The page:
Less than a month ago I posted an article about homegating and wrote this about the advantages as opposed to going to the stadium:
The fan experience for the Washington Commanders has not been a good time since owner Dan Snyder bought the team, and took over operations at FedEx Field. Old time fans remember the days at RFK Stadium when the team was winning, the stands were rocking, and everyone was having a good time watching the team they love. Fans still go to FedEx Field to support the Washington franchise and players, and some of them are still having fun in the parking lots tailgating.
For fans like myself that haven’t been to FedEx Field(my last game there was the win and get in game at the end of the 2016 season against the New York Giants where Kirk Cousins threw two picks in a loss), going to away games has become a welcome option. Last year’s trip to Las Vegas to watch the Washington Football Team beat the Raiders in a basically brand new stadium was an eye-opening experience, and made me want to go to more away games at different stadiums around the league.
People that don’t want to go to any stadium, whether that be because of the always rising prices of tickets/parking/concessions, don’t want to travel, or just don’t want to leave their house, homegating has become a great option to take advantage of the fun of tailgating without dealing with the costs, price, and potential bad weather. It also allows you to spend time with your family, without having to deal with any potential bad fan behavior you can run into at any stadium in the NFL.
A LOT has changed since then, and while I plan on continuing my boycott of FedEx Field until Dan Snyder sells the team, that date seems to be closer than anyone thought was possible. I won’t be going to a game this season, but I will go to the parade in Washington, D.C. when the sale of the team is official!
I am still a big fan of homegating, especially living over three hours away from the current stadium. I also love going to games, but that fun was sucked out of me until I went to Vegas last year. One time that I never go to games is during the holidays (New Year’s Day doesn’t count, and yes, that is a rough three-hour drive to watch the team lose to the Giants, thanks Kurt).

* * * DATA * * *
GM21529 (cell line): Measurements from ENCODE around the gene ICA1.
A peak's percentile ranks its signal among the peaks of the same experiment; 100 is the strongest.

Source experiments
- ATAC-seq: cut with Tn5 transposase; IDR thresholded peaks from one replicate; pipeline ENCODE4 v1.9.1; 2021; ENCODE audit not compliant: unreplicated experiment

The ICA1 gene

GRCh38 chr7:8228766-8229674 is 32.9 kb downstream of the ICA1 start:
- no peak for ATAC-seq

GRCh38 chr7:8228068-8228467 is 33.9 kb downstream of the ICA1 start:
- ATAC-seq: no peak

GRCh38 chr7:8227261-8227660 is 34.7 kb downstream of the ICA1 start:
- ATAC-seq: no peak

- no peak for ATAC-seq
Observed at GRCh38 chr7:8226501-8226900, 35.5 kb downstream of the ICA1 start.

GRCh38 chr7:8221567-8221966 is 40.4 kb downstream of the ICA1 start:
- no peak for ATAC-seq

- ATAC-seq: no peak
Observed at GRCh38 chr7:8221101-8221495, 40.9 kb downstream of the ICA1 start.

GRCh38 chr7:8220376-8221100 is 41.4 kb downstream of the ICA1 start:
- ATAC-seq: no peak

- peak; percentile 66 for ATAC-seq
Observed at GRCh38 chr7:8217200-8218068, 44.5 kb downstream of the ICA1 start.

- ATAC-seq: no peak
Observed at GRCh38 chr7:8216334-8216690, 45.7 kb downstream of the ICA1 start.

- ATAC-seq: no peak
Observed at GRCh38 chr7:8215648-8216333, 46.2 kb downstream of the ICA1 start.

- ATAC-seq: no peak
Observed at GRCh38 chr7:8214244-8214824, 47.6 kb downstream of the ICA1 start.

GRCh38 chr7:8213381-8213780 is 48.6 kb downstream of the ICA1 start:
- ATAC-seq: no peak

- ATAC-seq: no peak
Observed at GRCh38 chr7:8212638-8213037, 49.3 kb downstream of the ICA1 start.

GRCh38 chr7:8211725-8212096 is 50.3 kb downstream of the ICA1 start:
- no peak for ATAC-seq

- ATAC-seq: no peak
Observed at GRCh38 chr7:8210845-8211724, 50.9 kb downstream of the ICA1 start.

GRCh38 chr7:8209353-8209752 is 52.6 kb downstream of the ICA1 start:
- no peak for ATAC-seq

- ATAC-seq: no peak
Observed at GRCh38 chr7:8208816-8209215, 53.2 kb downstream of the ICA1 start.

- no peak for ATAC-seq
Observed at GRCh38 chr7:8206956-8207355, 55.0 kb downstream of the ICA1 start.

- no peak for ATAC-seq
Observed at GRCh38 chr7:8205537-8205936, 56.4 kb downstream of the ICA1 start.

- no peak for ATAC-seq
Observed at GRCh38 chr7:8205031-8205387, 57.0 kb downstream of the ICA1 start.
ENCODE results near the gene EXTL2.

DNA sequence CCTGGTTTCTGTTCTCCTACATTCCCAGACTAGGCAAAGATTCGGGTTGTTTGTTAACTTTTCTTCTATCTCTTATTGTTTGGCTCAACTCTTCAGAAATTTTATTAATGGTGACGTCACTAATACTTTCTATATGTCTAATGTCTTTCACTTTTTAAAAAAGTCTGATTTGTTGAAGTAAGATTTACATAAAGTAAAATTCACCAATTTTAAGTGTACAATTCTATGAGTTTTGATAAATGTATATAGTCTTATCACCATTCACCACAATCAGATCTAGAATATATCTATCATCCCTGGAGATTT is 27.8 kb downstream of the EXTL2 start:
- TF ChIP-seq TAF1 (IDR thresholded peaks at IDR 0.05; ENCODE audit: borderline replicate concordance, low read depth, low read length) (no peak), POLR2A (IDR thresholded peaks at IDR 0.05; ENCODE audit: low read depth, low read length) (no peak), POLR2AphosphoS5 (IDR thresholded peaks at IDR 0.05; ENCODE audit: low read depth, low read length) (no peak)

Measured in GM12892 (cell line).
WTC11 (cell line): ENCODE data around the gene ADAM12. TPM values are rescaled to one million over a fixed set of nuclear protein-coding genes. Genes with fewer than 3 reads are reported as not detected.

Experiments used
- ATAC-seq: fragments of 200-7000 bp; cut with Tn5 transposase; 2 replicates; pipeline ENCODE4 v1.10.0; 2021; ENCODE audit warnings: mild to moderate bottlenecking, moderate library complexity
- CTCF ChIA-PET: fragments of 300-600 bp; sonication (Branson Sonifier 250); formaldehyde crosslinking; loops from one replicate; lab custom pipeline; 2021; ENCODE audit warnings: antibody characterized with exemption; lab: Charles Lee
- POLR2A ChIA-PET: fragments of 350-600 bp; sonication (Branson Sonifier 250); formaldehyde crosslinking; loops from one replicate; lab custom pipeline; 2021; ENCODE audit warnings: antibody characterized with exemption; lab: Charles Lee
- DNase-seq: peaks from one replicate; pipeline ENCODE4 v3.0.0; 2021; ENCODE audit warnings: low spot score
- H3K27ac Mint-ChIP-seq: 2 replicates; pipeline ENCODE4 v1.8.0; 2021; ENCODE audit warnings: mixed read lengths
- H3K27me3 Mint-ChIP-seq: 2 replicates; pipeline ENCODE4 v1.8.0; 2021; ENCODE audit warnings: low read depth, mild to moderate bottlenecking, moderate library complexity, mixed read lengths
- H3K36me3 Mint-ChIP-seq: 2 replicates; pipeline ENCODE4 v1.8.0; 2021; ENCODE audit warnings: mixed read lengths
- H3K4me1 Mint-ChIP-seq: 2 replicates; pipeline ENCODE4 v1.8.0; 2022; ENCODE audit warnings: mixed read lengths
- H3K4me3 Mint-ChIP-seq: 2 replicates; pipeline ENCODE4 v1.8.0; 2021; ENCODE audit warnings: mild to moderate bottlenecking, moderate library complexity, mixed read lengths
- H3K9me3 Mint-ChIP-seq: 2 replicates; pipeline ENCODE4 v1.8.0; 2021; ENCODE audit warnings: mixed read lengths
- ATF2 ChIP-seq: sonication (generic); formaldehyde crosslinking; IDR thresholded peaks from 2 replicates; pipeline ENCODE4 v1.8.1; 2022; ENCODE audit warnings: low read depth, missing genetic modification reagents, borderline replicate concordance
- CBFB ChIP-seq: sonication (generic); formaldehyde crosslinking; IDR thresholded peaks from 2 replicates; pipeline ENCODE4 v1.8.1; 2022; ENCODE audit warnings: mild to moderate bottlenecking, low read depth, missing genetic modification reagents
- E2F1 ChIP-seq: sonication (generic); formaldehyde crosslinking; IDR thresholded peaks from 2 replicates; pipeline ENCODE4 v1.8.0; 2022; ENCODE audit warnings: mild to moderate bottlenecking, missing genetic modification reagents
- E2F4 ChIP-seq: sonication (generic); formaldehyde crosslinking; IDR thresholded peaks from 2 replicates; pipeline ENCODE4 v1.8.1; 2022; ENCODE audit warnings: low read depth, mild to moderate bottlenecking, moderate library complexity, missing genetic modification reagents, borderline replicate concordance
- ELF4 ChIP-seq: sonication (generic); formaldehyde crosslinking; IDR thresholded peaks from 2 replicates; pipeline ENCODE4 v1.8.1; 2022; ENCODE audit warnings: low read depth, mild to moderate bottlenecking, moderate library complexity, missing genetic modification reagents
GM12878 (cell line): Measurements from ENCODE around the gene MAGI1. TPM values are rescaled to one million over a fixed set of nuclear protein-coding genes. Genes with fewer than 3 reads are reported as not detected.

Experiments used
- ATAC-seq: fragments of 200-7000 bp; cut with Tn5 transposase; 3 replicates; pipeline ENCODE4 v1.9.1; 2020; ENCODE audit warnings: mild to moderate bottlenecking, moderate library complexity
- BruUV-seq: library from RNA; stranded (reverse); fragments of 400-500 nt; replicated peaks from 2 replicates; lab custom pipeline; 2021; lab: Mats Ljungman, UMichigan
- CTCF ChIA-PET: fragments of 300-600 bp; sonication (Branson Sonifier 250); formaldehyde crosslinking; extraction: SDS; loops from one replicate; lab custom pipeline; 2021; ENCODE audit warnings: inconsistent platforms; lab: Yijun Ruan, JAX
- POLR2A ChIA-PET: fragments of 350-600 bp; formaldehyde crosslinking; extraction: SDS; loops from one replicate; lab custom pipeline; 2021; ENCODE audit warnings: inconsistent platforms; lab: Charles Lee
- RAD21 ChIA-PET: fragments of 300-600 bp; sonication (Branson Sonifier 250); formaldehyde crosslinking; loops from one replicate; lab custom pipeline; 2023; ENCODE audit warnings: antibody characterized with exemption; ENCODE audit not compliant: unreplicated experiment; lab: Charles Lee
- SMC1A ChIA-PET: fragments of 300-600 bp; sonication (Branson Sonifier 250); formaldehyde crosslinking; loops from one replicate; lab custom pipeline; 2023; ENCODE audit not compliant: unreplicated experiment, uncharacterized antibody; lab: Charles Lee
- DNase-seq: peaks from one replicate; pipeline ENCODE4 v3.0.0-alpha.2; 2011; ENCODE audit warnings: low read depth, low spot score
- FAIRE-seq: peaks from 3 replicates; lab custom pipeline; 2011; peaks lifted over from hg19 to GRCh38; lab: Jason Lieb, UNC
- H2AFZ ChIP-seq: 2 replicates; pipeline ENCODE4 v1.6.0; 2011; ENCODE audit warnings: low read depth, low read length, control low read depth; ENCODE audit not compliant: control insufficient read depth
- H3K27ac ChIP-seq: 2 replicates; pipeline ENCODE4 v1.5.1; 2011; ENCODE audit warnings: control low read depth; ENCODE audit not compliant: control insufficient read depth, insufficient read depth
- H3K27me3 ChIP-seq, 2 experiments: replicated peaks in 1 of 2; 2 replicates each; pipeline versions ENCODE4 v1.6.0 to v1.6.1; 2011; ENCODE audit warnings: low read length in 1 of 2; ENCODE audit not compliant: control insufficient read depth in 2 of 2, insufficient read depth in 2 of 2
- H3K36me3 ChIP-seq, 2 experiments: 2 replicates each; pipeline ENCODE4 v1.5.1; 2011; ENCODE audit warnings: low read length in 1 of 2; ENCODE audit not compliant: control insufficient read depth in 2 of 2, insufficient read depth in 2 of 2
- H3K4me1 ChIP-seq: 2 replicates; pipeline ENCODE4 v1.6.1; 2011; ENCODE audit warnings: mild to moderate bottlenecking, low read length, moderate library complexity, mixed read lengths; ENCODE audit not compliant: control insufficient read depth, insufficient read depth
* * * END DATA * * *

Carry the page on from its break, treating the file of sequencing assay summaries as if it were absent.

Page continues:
I come from a big family, my mother is one of nine children, and my fiancée also has a large extended family. For the longest time holidays (and dinner every Sunday) were held at my grandmother’s house down on her farm. After she passed, my favorite aunt took over those hosting duties, and loved having everyone over for Easter, the 4th of July, Thanksgiving, and Christmas. In the NFL, Thanksgiving means football on the TV all day long. You can eat early and catch the later games, watch the early game, and eat later, or just keep the TV on the whole time and ignore all forms of human interaction.
The Detroit Lions and Dallas Cowboys play every year on Thanksgiving. One of the highlights, or lowlights if you look at Washington’s 3-8 record there, was when the Cowboys and Redskins would play on Turkey Day. During the 2012 season, RGIII’s rookie year, Washington went down to Texas to take their usual beating on Thanksgiving. They were 0-6 against the Cowboys coming into that game.
My cousin is a diehard Cowboys fan, and even wore their disgusting jersey to his mother’s house on a holiday. I respectfully waited until halftime when Washington was up 28-3 to go to my car to put on my RGIII jersey and let him know how badly his Boys were getting beaten. He quickly had something better to do, before running from his mother’s house. I swear I heard crying on the way out the door. Washington went on to win 38-31, and ended the curse of playing the Cowboys on Thanksgiving.
I was fortunate enough to buy a house four years ago that is large enough to host big family holiday dinners that can easily explode to over 35 people. Luckily I’m used to cooking/grilling/smoking big meals for a family of seven, and I have plenty of help from the ladies in my life.
I’ve been perfecting the bacon-wrapped turkey for almost a decade, and I make one in the oven every year. It’s super easy to make, and looks a lot better when someone besides me does the wrapping. The “bacon cage” makes some of the tastiest skin on a turkey you’ll ever have, and keeps the bird juicier in my opinion. Standard stuffing applies, but this is a staple for any Thanksgiving, and an instant party pleaser.
Since buying my home four years ago, I decided to immediately put it in danger of being featured on a TikTok video of it catching on fire by buying a deep fryer and making a turkey in it every year. Follow all common sense and instructions before attempting this miracle bird.
A few tips from a three-time pro: Inject the bird with some flavored butter, you’ll thank me later. Dry that damn turkey off! DO NOT DEEP FRY a bacon-wrapped bird! Use any leftover bacon you have after you pull the turkey in the deep fryer. It cooks in a minute, and has amazing flavor.
Those are just a few of the traditions my family and I have picked up along the way, along with the obligatory passing out on the couch shortly after dinner. I know turkey is not on everyone’s menu for Thanksgiving, but I’ll put mine on anyone’s table before watching the game.